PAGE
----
Author Topic: Question about South Dakota and bow wood, trees etc  (Read 337 times)

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Offline High-Desert

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Question about South Dakota and bow wood, trees etc
« on: April 21, 2024, 01:55:43 pm »
My family and I are moving to South Dakota, near Sioux Falls, from Central Oregon. I have been researching trees in the area, but I was curious what the guys from the plains states do for wood, as far as cutting your own. Iím scared to leave my yew and vine maple behind. Do any of the local states have permits available to cut anything good for bows. Any information on anything bow related would be appreciated ie, rendezvouses, rendezvousís, rendezvouss, rendezvousi sp? (Bow making gathering) or any primitive archery get together.

Thanks, Eric
Eric

Offline Pat B

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Re: Question about South Dakota and bow wood, trees etc
« Reply #1 on: April 21, 2024, 03:20:34 pm »
JW Halverson will have to answer these questions for you but I'd say, bring all the NW woods you can with you.
Make the most of all that comes and the least of all that goes!    Pat Brennan  Brevard, NC

Offline JW_Halverson

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Re: Question about South Dakota and bow wood, trees etc
« Reply #2 on: April 22, 2024, 04:18:48 pm »
Definitely bring every lick of yew and vine maple you can get your grubby little mitts on. There is not very much quality bow wood in this state, but what little there is tends to be in the SE corner of the state where you are moving. Some of my best bows came from mulberry cut in that area. Hackberry is another excellent wood you can find here. Folks have said that burr oak is good, but all 7 of my attempts were horrid performers...insanely heavy, terrible hand shock, and slower than a banana slug in the snow. My first bow was green ash and it was an underperformer and every subsequent attempt has been even slower in cast. Chokecherry was one of the woods that the Natives used here, but I've just never found anything straight enough or long enough to make even a bendy handle bow. Elm varies by species, and Dutch elm disease has wiped out entire neighborhoods. I've marked a number of good candidates here in Rapid City parks, picking trees that are in overgrown clumps that would benefit from thinning. The prior silviculturist for the city refused to talk to me, but recently retired. The new replacement isn't shutting me out but wanted to spend a few years on the job before she wants to talk to me about selective removal. I'll be talking to her later this summer in hopes of being able to harvest a few this fall when the leaves drop.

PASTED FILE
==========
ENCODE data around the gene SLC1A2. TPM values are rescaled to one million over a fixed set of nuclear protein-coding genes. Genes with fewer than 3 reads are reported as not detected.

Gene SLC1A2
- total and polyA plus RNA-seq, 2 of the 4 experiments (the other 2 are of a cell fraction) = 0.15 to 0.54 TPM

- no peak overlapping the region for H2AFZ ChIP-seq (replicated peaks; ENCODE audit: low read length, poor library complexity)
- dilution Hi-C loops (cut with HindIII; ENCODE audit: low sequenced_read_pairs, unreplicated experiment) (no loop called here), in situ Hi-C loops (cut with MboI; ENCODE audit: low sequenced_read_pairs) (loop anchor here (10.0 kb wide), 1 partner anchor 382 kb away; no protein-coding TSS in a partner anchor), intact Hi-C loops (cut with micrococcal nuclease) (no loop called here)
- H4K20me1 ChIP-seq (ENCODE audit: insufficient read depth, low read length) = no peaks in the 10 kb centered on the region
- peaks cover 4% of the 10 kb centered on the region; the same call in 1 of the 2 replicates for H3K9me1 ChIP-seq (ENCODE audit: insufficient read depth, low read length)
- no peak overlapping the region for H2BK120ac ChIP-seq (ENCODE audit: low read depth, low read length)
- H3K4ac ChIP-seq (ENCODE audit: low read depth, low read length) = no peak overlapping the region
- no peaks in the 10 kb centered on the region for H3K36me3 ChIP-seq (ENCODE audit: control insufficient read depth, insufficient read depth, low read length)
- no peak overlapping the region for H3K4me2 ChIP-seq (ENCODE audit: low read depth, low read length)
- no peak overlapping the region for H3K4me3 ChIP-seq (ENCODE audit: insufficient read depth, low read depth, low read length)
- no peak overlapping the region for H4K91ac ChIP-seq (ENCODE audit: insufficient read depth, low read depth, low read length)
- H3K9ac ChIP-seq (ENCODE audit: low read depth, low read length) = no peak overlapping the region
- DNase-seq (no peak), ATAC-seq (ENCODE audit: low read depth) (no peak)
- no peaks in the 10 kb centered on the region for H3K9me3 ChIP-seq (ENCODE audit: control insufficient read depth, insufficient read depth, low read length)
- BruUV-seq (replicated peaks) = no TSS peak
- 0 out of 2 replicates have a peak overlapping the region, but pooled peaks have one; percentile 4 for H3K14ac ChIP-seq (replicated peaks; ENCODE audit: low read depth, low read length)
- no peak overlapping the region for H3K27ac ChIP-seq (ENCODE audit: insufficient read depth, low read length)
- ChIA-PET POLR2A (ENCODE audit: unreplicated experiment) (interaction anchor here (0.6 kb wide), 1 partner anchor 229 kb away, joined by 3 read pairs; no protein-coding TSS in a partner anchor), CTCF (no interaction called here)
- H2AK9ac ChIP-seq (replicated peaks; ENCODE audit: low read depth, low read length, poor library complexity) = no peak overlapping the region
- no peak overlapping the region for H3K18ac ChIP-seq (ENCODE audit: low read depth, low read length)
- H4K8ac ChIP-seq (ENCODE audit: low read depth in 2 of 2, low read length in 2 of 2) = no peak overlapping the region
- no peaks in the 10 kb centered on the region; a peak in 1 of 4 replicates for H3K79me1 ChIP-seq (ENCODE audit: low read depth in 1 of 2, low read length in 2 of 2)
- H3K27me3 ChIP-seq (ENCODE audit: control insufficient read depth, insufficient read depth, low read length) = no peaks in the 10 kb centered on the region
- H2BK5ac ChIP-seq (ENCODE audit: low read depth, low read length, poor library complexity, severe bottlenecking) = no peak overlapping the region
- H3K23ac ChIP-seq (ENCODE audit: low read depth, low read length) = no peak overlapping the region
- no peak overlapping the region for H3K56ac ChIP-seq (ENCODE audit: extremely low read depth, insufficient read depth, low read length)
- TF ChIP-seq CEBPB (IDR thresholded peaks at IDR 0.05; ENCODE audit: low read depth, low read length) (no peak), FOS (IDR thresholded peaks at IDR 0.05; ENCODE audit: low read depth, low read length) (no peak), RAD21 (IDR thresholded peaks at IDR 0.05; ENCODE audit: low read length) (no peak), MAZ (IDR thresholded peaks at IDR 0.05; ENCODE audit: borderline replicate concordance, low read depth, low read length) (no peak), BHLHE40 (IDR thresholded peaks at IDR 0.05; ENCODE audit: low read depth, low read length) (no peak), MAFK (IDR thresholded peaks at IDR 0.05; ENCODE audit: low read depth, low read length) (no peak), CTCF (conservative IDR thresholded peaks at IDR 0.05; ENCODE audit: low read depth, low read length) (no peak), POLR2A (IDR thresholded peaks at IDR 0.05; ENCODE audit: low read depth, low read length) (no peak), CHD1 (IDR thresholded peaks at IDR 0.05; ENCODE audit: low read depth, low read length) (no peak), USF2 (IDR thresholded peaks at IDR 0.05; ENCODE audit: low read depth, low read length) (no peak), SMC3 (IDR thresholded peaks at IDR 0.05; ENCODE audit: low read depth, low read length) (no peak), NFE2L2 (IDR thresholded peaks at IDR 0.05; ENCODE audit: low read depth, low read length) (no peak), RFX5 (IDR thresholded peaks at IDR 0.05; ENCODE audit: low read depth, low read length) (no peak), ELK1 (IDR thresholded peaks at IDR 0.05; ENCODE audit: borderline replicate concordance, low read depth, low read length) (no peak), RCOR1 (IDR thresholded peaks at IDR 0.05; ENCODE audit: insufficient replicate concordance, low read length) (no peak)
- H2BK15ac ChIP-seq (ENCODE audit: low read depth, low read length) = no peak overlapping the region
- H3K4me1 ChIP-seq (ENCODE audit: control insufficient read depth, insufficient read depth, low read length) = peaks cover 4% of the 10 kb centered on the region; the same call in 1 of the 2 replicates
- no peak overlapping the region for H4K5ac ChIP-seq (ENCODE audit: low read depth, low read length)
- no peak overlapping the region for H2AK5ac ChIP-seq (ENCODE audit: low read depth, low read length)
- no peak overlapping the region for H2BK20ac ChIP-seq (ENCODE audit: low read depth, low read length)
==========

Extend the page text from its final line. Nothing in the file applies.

Oh, and we have ironwood/hop hornbeam/blue beech/Ostrya virginiana in the Black Hills, but it exists typically as a weedy shrub. I have seen stumps of 6-10 inches across but they all appear to have been cut at least 100 years ago. Very little of it exceeds an inch in diameter at the base. I cut one character stick for making a walking stick and it had over 60 growth rings and was about inch and a quarter at the base.
« Last Edit: April 22, 2024, 04:24:10 pm by JW_Halverson »
Guns have triggers. Bicycles have wheels. Trees and bows have wooden limbs.

Offline High-Desert

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Re: Question about South Dakota and bow wood, trees etc
« Reply #3 on: April 22, 2024, 11:31:58 pm »
Great, thanks JW. I appreciate the help. I will be bring a bunch of staves with me. I may just have to figure out time to cut yes and vine maple when I come back to Oregon to visit family. I am excited to try and find some new potential woods. Maybe even try growing some trees to sustain myself in the later years.
Eric